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Bionic Reading: What do you think?

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I don't know, man.

I read the page about it, try to understand how this “method” works but, looks like just a new thing that somehow receives a spotlight. Don't have any evidence, study, or research. Only thing they say is that your brain reads faster than your eyes, and this technique that they sold as a tool help you reads better end faster.

Some test I made by myself (nothing rigorous or making a deep research) trying to read some couple texts, I realized that don't work to me, that make me read slower than regular text, actually.

About everything I read about readability a good color contrast, typeface, kerning, line height, and line width work better than any magic tool to help to read, and a good moment of focus help so much more.

If anybody has some points to show me how this works and why, I'm here to listen.



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Riccardo Sartori

In an era of variable fonts, I would have expected the bold text to gradually merge weight-wise with the rest, instead of cutting each word in half.

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  • 3 weeks later...
Andreas Baumert

I agree to Ralf and would like to add one point: It is like plain language or easy-to-read-language (einfache Sprache oder leichte Sprache). 

It all depends on the author's knowledge about the reader because reading abilities differ in some aspects. THE reader is an illusion.



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Just a quick answer!

I wrote elsewhere this: "‘Evidence-based design’ means acquiring reliable knowledge to make design choices to achieve the best possible outcomes, based on hypotheses that can be proved wrong.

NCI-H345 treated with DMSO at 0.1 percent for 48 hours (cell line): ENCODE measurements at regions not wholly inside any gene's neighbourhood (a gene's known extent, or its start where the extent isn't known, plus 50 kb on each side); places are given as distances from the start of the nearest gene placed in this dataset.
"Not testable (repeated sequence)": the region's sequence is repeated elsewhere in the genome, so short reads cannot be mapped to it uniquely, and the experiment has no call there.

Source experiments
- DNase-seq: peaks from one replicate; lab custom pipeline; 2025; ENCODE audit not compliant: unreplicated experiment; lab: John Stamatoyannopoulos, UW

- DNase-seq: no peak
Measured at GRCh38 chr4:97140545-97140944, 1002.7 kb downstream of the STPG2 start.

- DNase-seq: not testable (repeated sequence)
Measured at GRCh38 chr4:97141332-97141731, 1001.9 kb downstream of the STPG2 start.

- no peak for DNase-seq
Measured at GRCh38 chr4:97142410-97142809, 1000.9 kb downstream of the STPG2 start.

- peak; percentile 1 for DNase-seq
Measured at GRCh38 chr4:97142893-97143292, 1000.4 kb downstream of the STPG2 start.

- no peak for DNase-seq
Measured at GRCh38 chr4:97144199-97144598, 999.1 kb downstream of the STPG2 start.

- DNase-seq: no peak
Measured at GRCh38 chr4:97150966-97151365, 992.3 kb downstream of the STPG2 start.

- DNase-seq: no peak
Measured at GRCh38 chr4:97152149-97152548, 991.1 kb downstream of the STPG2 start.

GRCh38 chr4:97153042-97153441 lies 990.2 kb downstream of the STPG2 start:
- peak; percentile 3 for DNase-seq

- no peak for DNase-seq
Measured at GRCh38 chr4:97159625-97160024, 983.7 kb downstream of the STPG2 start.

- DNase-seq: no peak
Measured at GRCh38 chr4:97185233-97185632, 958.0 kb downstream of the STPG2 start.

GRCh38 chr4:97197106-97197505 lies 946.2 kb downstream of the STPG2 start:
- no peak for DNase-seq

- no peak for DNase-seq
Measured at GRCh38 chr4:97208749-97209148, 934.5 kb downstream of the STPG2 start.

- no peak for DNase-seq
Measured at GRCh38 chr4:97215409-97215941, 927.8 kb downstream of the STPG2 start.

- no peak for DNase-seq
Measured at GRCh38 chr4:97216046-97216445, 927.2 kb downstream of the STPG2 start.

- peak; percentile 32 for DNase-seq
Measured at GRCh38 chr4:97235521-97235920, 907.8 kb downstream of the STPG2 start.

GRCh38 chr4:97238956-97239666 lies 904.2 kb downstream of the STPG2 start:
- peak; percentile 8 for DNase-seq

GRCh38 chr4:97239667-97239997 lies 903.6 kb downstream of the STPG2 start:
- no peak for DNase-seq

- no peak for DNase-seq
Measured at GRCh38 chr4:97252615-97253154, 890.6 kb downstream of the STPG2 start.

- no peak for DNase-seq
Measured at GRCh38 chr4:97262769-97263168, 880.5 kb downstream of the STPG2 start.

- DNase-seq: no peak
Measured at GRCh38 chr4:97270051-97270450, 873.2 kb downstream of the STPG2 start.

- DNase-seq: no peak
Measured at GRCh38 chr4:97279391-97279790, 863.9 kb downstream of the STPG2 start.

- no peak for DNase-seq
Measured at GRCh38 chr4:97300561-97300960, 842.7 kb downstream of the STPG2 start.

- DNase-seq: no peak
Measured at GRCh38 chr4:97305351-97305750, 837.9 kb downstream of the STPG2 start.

This approach is in my opinion useful for everything and deeply humble: you try to understand if a statement is proved by the facts, if it is proved with a high probability of being correct, you use it to design. If it is proved wrong, you do not use it to design and you are free to do as you please. If there is not enough evidence, suspend judgements and be cautious in making claims. This model is not in contradiction with inventiveness, it just tells us how to avoid known errors." 

In this case of bionic reading everything is based on the abduction: 

Fixations falls mostly on the first half of the word, if we highlight the first half of the word, the reading should improve. 

Under logical point of view the structure is this

a->c (in and effective reading process fixations falls mostly on the first half of the word)

     c (let's highlight the first half of the word)


a      (effective reading) 

that's an interesting hypothesis to be tested, but not a proven evidence through induction or a deduction from the literature.  

BTW in my opinion there is also a misunderstanding in Bionic Reading of the position of the optimal viewing position, which is not constant and not in the beginning of the word. Highlighting the space between words through a change of weight might be useful in parafoveal preprocessing and in the saccades activation processes. So I fear there would a problem of internal validity in a possible experiment.

Here there are some basic references on the optimal viewing position: 

The "classics":

J.K O'Regan, A Levy-Schoen, J Pynte, B Brugaillere. Convenient fixation location within isolated words of different length and structure. Journal of Experimental Psychology: Human Perception and Performance, 10 (2) (1984), pp. 250-257

J.K O'Regan, A Lévy-Schoen. Eye movement strategy and tactics in word recognition and reading. M Coltheart (Ed.), Attention and performance XII: the psychology of reading, Erlbaum, Hillsdale NJ (1987), pp. 363-383

Some other findings:

Clark, J. J., & O'regan, J. K. (1999). Word ambiguity and the optimal viewing position in reading. Vision Research, 39(4), 843-857.

Ducrot, S., Pynte, J., Ghio, A., & Lété, B. (2013). Visual and linguistic determinants of the eyes' initial fixation position in reading development. Acta psychologica, 142(3), 287-298.

Edited by lperondi
grammatical mistakes, italian-like sentences
  • very interesting! 1
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Why don't we discuss of the following article? It could have a lot more impact on design:


Wallace, S., Bylinskii, Z., Dobres, J., Kerr, B., Berlow, S., Treitman, R., ... & Sawyer, B. D. (2022). Towards Individuated Reading Experiences: Different Fonts Increase Reading Speed for Different Individuals. ACM Transactions on Computer-Human Interaction (TOCHI), 29(4), 1-56.

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